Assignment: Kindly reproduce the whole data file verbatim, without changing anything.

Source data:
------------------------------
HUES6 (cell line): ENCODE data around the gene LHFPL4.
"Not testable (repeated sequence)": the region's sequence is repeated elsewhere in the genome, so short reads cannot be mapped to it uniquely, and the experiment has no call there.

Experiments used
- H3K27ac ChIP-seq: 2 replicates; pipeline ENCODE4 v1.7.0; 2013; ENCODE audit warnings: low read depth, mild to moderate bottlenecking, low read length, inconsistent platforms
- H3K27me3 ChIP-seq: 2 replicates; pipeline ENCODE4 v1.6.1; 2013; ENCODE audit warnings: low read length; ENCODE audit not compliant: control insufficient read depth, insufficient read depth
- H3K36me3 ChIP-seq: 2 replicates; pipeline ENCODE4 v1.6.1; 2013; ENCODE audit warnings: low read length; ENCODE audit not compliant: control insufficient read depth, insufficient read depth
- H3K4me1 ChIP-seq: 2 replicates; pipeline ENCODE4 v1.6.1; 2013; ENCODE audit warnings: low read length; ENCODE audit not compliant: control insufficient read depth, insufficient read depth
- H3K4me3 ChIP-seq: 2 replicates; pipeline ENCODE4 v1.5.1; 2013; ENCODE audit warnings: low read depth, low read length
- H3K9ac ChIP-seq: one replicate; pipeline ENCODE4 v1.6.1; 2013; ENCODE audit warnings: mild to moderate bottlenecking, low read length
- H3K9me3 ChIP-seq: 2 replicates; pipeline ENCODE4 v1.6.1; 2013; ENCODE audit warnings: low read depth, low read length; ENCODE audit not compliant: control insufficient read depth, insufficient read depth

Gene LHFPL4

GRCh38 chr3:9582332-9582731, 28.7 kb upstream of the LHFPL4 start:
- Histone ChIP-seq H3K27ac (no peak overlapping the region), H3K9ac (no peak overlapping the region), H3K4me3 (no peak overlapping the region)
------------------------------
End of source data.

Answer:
HUES6 (cell line): ENCODE data around the gene LHFPL4.
"Not testable (repeated sequence)": the region's sequence is repeated elsewhere in the genome, so short reads cannot be mapped to it uniquely, and the experiment has no call there.

Experiments used
- H3K27ac ChIP-seq: 2 replicates; pipeline ENCODE4 v1.7.0; 2013; ENCODE audit warnings: low read depth, mild to moderate bottlenecking, low read length, inconsistent platforms
- H3K27me3 ChIP-seq: 2 replicates; pipeline ENCODE4 v1.6.1; 2013; ENCODE audit warnings: low read length; ENCODE audit not compliant: control insufficient read depth, insufficient read depth
- H3K36me3 ChIP-seq: 2 replicates; pipeline ENCODE4 v1.6.1; 2013; ENCODE audit warnings: low read length; ENCODE audit not compliant: control insufficient read depth, insufficient read depth
- H3K4me1 ChIP-seq: 2 replicates; pipeline ENCODE4 v1.6.1; 2013; ENCODE audit warnings: low read length; ENCODE audit not compliant: control insufficient read depth, insufficient read depth
- H3K4me3 ChIP-seq: 2 replicates; pipeline ENCODE4 v1.5.1; 2013; ENCODE audit warnings: low read depth, low read length
- H3K9ac ChIP-seq: one replicate; pipeline ENCODE4 v1.6.1; 2013; ENCODE audit warnings: mild to moderate bottlenecking, low read length
- H3K9me3 ChIP-seq: 2 replicates; pipeline ENCODE4 v1.6.1; 2013; ENCODE audit warnings: low read depth, low read length; ENCODE audit not compliant: control insufficient read depth, insufficient read depth

Gene LHFPL4

GRCh38 chr3:9582332-9582731, 28.7 kb upstream of the LHFPL4 start:
- Histone ChIP-seq H3K27ac (no peak overlapping the region), H3K9ac (no peak overlapping the region), H3K4me3 (no peak overlapping the region)